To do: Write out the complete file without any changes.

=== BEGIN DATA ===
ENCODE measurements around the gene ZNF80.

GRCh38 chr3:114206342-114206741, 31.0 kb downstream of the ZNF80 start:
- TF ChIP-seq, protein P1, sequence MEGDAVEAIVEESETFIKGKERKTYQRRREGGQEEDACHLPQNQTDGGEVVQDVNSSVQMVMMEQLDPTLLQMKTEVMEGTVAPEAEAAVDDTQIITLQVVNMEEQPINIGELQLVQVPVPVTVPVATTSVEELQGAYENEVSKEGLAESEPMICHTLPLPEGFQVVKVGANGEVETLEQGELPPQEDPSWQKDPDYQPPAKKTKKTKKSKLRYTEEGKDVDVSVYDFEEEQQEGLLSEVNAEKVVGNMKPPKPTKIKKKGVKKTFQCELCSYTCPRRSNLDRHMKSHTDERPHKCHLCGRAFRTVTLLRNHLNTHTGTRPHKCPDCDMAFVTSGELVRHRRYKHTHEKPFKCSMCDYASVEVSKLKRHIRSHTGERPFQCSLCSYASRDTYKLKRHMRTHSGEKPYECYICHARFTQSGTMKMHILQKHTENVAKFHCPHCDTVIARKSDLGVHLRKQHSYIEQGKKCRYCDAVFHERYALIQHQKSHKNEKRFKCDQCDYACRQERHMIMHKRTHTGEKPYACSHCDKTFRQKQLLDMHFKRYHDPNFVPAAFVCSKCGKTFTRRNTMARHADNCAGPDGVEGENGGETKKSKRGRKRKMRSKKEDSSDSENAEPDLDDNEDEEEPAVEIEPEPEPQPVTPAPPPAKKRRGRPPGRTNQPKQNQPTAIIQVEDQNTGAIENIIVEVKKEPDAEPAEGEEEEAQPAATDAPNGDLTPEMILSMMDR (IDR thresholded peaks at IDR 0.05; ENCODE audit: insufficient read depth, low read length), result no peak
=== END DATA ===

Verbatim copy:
ENCODE measurements around the gene ZNF80.

GRCh38 chr3:114206342-114206741, 31.0 kb downstream of the ZNF80 start:
- TF ChIP-seq, protein P1, sequence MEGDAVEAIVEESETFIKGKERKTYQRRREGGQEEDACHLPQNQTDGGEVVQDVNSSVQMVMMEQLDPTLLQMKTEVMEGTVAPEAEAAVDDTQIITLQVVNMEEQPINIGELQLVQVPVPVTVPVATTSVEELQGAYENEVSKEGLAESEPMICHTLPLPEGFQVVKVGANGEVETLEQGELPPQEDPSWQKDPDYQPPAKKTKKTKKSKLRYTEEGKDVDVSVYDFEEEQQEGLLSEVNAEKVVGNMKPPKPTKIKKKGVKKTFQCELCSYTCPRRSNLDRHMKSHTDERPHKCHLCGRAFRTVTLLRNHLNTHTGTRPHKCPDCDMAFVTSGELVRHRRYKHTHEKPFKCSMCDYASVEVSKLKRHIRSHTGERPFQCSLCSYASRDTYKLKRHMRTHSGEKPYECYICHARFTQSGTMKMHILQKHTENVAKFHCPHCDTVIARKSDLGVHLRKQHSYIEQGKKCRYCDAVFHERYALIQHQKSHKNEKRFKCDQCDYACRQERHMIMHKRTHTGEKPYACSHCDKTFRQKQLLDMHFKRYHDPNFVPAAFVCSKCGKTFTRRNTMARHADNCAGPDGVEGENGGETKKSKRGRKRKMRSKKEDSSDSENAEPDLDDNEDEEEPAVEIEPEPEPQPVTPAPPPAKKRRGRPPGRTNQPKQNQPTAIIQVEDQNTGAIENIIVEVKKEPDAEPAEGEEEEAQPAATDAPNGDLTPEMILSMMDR (IDR thresholded peaks at IDR 0.05; ENCODE audit: insufficient read depth, low read length), result no peak